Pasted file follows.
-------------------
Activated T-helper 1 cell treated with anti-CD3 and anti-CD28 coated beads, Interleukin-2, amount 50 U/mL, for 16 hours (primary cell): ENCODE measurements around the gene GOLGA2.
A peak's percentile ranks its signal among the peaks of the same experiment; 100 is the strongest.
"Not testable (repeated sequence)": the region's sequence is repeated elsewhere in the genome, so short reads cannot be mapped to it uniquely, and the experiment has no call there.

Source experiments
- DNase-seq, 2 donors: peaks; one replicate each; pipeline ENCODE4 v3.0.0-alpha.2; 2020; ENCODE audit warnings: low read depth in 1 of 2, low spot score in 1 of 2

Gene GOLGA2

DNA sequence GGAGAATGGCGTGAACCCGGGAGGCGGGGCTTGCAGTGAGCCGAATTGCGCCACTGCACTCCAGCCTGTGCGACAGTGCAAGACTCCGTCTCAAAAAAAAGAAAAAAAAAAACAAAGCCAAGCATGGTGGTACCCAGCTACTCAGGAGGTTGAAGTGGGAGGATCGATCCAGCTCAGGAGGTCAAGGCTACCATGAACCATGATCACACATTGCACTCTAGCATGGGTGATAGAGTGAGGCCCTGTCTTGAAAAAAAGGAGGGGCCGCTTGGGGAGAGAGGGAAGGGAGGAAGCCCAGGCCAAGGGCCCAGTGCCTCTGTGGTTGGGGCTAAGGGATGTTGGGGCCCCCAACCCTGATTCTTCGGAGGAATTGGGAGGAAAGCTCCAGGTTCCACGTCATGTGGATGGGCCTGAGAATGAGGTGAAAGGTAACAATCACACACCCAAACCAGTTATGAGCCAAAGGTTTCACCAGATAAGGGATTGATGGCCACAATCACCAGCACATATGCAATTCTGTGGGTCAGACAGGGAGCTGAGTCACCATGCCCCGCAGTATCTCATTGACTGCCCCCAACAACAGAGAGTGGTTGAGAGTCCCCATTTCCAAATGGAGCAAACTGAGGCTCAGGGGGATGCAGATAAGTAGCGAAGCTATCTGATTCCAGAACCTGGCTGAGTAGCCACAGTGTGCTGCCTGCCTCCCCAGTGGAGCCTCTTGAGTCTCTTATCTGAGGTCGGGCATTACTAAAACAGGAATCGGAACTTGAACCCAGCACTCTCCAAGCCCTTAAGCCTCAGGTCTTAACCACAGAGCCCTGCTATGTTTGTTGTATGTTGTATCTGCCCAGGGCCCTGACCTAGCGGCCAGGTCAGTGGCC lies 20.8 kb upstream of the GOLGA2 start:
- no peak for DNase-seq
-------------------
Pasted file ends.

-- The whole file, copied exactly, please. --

Activated T-helper 1 cell treated with anti-CD3 and anti-CD28 coated beads, Interleukin-2, amount 50 U/mL, for 16 hours (primary cell): ENCODE measurements around the gene GOLGA2.
A peak's percentile ranks its signal among the peaks of the same experiment; 100 is the strongest.
"Not testable (repeated sequence)": the region's sequence is repeated elsewhere in the genome, so short reads cannot be mapped to it uniquely, and the experiment has no call there.

Source experiments
- DNase-seq, 2 donors: peaks; one replicate each; pipeline ENCODE4 v3.0.0-alpha.2; 2020; ENCODE audit warnings: low read depth in 1 of 2, low spot score in 1 of 2

Gene GOLGA2

DNA sequence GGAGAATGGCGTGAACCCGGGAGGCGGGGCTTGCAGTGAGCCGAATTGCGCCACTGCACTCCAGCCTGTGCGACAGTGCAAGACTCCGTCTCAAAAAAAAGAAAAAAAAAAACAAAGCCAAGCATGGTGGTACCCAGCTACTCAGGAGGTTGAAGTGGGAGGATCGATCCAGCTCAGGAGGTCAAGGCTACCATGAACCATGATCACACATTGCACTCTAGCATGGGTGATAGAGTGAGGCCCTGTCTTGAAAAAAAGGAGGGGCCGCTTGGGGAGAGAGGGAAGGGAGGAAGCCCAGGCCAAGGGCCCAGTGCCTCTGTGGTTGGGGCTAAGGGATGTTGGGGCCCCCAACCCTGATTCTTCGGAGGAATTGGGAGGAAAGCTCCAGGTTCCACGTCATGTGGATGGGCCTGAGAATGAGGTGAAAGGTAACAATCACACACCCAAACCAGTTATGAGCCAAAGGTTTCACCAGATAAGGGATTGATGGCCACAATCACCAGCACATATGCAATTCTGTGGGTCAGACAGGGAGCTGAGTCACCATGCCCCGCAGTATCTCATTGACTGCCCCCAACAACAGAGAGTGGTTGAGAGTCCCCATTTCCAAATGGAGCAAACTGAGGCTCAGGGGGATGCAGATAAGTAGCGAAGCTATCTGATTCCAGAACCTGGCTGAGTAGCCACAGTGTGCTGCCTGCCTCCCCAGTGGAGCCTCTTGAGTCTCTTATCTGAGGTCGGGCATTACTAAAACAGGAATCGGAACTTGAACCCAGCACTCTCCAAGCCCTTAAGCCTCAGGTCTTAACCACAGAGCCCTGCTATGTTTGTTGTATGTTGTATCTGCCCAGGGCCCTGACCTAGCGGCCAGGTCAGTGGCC lies 20.8 kb upstream of the GOLGA2 start:
- no peak for DNase-seq